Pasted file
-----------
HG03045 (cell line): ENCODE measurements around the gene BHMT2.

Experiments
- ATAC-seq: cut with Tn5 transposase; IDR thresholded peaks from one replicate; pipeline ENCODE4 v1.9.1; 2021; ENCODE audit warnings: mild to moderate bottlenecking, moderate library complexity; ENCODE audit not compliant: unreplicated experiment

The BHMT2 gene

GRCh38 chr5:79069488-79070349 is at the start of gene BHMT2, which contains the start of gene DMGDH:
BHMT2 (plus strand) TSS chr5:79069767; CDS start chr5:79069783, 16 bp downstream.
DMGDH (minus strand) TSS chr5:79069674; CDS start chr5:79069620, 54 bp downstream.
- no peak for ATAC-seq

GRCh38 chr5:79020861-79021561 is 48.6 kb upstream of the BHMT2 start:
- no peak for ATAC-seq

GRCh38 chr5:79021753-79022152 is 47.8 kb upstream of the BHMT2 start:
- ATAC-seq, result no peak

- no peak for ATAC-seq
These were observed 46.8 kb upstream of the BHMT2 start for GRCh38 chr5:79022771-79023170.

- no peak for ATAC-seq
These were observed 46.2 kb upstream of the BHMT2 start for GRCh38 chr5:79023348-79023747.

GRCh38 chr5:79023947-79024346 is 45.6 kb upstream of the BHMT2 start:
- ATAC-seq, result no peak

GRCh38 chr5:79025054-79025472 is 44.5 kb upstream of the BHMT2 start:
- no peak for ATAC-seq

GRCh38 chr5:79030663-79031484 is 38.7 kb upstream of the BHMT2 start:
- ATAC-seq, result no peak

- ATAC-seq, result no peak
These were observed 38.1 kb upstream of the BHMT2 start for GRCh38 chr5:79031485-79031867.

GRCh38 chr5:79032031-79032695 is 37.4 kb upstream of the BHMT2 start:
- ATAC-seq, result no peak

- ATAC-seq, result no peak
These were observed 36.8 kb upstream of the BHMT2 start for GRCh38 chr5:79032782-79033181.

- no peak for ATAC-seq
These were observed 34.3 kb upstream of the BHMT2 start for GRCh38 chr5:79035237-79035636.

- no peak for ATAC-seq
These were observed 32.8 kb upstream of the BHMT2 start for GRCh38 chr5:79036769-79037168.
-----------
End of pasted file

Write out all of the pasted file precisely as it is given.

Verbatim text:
HG03045 (cell line): ENCODE measurements around the gene BHMT2.

Experiments
- ATAC-seq: cut with Tn5 transposase; IDR thresholded peaks from one replicate; pipeline ENCODE4 v1.9.1; 2021; ENCODE audit warnings: mild to moderate bottlenecking, moderate library complexity; ENCODE audit not compliant: unreplicated experiment

The BHMT2 gene

GRCh38 chr5:79069488-79070349 is at the start of gene BHMT2, which contains the start of gene DMGDH:
BHMT2 (plus strand) TSS chr5:79069767; CDS start chr5:79069783, 16 bp downstream.
DMGDH (minus strand) TSS chr5:79069674; CDS start chr5:79069620, 54 bp downstream.
- no peak for ATAC-seq

GRCh38 chr5:79020861-79021561 is 48.6 kb upstream of the BHMT2 start:
- no peak for ATAC-seq

GRCh38 chr5:79021753-79022152 is 47.8 kb upstream of the BHMT2 start:
- ATAC-seq, result no peak

- no peak for ATAC-seq
These were observed 46.8 kb upstream of the BHMT2 start for GRCh38 chr5:79022771-79023170.

- no peak for ATAC-seq
These were observed 46.2 kb upstream of the BHMT2 start for GRCh38 chr5:79023348-79023747.

GRCh38 chr5:79023947-79024346 is 45.6 kb upstream of the BHMT2 start:
- ATAC-seq, result no peak

GRCh38 chr5:79025054-79025472 is 44.5 kb upstream of the BHMT2 start:
- no peak for ATAC-seq

GRCh38 chr5:79030663-79031484 is 38.7 kb upstream of the BHMT2 start:
- ATAC-seq, result no peak

- ATAC-seq, result no peak
These were observed 38.1 kb upstream of the BHMT2 start for GRCh38 chr5:79031485-79031867.

GRCh38 chr5:79032031-79032695 is 37.4 kb upstream of the BHMT2 start:
- ATAC-seq, result no peak

- ATAC-seq, result no peak
These were observed 36.8 kb upstream of the BHMT2 start for GRCh38 chr5:79032782-79033181.

- no peak for ATAC-seq
These were observed 34.3 kb upstream of the BHMT2 start for GRCh38 chr5:79035237-79035636.

- no peak for ATAC-seq
These were observed 32.8 kb upstream of the BHMT2 start for GRCh38 chr5:79036769-79037168.